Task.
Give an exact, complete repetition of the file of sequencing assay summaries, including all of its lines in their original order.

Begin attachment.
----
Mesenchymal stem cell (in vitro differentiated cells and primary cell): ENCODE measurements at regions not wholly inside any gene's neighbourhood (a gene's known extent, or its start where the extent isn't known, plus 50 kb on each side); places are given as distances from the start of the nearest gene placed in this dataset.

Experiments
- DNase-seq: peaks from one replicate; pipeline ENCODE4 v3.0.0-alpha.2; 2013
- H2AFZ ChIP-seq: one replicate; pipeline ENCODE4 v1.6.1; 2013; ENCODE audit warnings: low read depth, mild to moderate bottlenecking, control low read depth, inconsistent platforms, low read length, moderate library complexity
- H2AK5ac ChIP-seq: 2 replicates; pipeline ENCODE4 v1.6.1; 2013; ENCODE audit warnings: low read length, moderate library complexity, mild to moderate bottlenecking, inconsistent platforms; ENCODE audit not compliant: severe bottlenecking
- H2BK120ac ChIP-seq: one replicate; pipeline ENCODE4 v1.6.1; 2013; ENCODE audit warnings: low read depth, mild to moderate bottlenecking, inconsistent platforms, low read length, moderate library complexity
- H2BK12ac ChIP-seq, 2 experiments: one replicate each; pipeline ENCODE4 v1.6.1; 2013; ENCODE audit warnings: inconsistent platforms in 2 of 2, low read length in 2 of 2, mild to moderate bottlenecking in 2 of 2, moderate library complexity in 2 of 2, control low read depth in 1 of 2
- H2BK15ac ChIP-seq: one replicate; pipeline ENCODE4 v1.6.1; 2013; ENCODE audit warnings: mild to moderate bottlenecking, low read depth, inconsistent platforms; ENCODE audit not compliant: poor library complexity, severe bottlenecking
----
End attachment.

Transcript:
Mesenchymal stem cell (in vitro differentiated cells and primary cell): ENCODE measurements at regions not wholly inside any gene's neighbourhood (a gene's known extent, or its start where the extent isn't known, plus 50 kb on each side); places are given as distances from the start of the nearest gene placed in this dataset.

Experiments
- DNase-seq: peaks from one replicate; pipeline ENCODE4 v3.0.0-alpha.2; 2013
- H2AFZ ChIP-seq: one replicate; pipeline ENCODE4 v1.6.1; 2013; ENCODE audit warnings: low read depth, mild to moderate bottlenecking, control low read depth, inconsistent platforms, low read length, moderate library complexity
- H2AK5ac ChIP-seq: 2 replicates; pipeline ENCODE4 v1.6.1; 2013; ENCODE audit warnings: low read length, moderate library complexity, mild to moderate bottlenecking, inconsistent platforms; ENCODE audit not compliant: severe bottlenecking
- H2BK120ac ChIP-seq: one replicate; pipeline ENCODE4 v1.6.1; 2013; ENCODE audit warnings: low read depth, mild to moderate bottlenecking, inconsistent platforms, low read length, moderate library complexity
- H2BK12ac ChIP-seq, 2 experiments: one replicate each; pipeline ENCODE4 v1.6.1; 2013; ENCODE audit warnings: inconsistent platforms in 2 of 2, low read length in 2 of 2, mild to moderate bottlenecking in 2 of 2, moderate library complexity in 2 of 2, control low read depth in 1 of 2
- H2BK15ac ChIP-seq: one replicate; pipeline ENCODE4 v1.6.1; 2013; ENCODE audit warnings: mild to moderate bottlenecking, low read depth, inconsistent platforms; ENCODE audit not compliant: poor library complexity, severe bottlenecking